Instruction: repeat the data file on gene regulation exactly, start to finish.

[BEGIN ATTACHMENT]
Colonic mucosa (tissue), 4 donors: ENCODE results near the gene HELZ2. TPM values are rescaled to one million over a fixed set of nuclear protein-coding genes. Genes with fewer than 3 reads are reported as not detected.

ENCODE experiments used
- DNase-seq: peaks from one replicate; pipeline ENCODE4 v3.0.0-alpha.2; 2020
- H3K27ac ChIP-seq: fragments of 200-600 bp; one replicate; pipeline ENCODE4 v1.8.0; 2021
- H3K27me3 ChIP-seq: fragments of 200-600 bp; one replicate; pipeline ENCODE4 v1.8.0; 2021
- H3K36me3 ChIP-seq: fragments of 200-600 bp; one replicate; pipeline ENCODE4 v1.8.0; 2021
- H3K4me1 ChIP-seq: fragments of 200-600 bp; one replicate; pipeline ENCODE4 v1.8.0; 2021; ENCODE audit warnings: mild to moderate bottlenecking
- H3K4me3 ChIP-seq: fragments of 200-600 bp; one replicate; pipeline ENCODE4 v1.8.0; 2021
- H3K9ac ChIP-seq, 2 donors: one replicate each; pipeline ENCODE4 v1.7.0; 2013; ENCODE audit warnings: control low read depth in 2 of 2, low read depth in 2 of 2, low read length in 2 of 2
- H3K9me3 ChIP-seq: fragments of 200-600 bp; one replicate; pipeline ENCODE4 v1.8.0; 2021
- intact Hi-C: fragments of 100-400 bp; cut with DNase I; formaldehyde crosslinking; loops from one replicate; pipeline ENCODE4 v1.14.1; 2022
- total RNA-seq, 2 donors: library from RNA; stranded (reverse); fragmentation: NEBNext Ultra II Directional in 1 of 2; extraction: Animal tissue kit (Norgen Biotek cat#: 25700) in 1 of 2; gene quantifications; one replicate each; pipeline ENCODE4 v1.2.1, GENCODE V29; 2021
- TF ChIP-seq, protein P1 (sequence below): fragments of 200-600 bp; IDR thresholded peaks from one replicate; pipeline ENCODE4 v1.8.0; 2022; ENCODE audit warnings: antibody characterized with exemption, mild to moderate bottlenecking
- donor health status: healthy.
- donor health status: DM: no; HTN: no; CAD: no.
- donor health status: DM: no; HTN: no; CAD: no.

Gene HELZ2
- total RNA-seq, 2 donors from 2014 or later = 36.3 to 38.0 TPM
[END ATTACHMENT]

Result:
Colonic mucosa (tissue), 4 donors: ENCODE results near the gene HELZ2. TPM values are rescaled to one million over a fixed set of nuclear protein-coding genes. Genes with fewer than 3 reads are reported as not detected.

ENCODE experiments used
- DNase-seq: peaks from one replicate; pipeline ENCODE4 v3.0.0-alpha.2; 2020
- H3K27ac ChIP-seq: fragments of 200-600 bp; one replicate; pipeline ENCODE4 v1.8.0; 2021
- H3K27me3 ChIP-seq: fragments of 200-600 bp; one replicate; pipeline ENCODE4 v1.8.0; 2021
- H3K36me3 ChIP-seq: fragments of 200-600 bp; one replicate; pipeline ENCODE4 v1.8.0; 2021
- H3K4me1 ChIP-seq: fragments of 200-600 bp; one replicate; pipeline ENCODE4 v1.8.0; 2021; ENCODE audit warnings: mild to moderate bottlenecking
- H3K4me3 ChIP-seq: fragments of 200-600 bp; one replicate; pipeline ENCODE4 v1.8.0; 2021
- H3K9ac ChIP-seq, 2 donors: one replicate each; pipeline ENCODE4 v1.7.0; 2013; ENCODE audit warnings: control low read depth in 2 of 2, low read depth in 2 of 2, low read length in 2 of 2
- H3K9me3 ChIP-seq: fragments of 200-600 bp; one replicate; pipeline ENCODE4 v1.8.0; 2021
- intact Hi-C: fragments of 100-400 bp; cut with DNase I; formaldehyde crosslinking; loops from one replicate; pipeline ENCODE4 v1.14.1; 2022
- total RNA-seq, 2 donors: library from RNA; stranded (reverse); fragmentation: NEBNext Ultra II Directional in 1 of 2; extraction: Animal tissue kit (Norgen Biotek cat#: 25700) in 1 of 2; gene quantifications; one replicate each; pipeline ENCODE4 v1.2.1, GENCODE V29; 2021
- TF ChIP-seq, protein P1 (sequence below): fragments of 200-600 bp; IDR thresholded peaks from one replicate; pipeline ENCODE4 v1.8.0; 2022; ENCODE audit warnings: antibody characterized with exemption, mild to moderate bottlenecking
- donor health status: healthy.
- donor health status: DM: no; HTN: no; CAD: no.
- donor health status: DM: no; HTN: no; CAD: no.

Gene HELZ2
- total RNA-seq, 2 donors from 2014 or later = 36.3 to 38.0 TPM